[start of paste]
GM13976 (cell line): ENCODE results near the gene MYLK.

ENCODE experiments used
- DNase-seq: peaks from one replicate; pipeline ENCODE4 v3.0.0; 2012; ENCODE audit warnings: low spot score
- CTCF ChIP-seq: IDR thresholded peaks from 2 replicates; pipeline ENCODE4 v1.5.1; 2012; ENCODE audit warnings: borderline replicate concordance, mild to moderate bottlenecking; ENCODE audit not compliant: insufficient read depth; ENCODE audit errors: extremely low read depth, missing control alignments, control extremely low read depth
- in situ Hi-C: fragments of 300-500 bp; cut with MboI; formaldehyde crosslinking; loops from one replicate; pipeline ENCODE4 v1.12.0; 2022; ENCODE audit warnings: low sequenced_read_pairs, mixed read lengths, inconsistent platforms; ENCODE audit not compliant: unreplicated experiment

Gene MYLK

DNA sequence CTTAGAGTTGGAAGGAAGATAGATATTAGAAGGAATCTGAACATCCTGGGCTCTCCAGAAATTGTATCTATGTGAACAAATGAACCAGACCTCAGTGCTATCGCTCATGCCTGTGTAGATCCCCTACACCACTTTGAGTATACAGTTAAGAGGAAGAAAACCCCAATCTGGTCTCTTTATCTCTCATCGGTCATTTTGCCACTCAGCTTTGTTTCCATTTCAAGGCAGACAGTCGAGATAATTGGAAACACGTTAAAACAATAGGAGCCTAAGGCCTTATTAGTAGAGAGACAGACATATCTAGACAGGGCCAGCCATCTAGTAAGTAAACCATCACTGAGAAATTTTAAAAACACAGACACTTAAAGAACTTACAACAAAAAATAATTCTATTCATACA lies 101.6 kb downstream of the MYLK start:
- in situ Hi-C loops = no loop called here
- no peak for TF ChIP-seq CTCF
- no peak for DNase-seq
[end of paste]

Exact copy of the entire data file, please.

GM13976 (cell line): ENCODE results near the gene MYLK.

ENCODE experiments used
- DNase-seq: peaks from one replicate; pipeline ENCODE4 v3.0.0; 2012; ENCODE audit warnings: low spot score
- CTCF ChIP-seq: IDR thresholded peaks from 2 replicates; pipeline ENCODE4 v1.5.1; 2012; ENCODE audit warnings: borderline replicate concordance, mild to moderate bottlenecking; ENCODE audit not compliant: insufficient read depth; ENCODE audit errors: extremely low read depth, missing control alignments, control extremely low read depth
- in situ Hi-C: fragments of 300-500 bp; cut with MboI; formaldehyde crosslinking; loops from one replicate; pipeline ENCODE4 v1.12.0; 2022; ENCODE audit warnings: low sequenced_read_pairs, mixed read lengths, inconsistent platforms; ENCODE audit not compliant: unreplicated experiment

Gene MYLK

DNA sequence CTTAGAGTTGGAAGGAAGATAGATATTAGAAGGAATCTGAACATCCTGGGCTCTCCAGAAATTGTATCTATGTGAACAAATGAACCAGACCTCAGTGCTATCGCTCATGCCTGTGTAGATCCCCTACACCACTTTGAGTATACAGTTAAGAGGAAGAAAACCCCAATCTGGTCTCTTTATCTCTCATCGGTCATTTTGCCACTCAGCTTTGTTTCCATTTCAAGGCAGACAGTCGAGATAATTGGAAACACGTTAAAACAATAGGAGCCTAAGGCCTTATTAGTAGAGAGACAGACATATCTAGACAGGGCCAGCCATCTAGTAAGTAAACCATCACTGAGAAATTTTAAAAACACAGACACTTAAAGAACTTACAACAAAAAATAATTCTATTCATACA lies 101.6 kb downstream of the MYLK start:
- in situ Hi-C loops = no loop called here
- no peak for TF ChIP-seq CTCF
- no peak for DNase-seq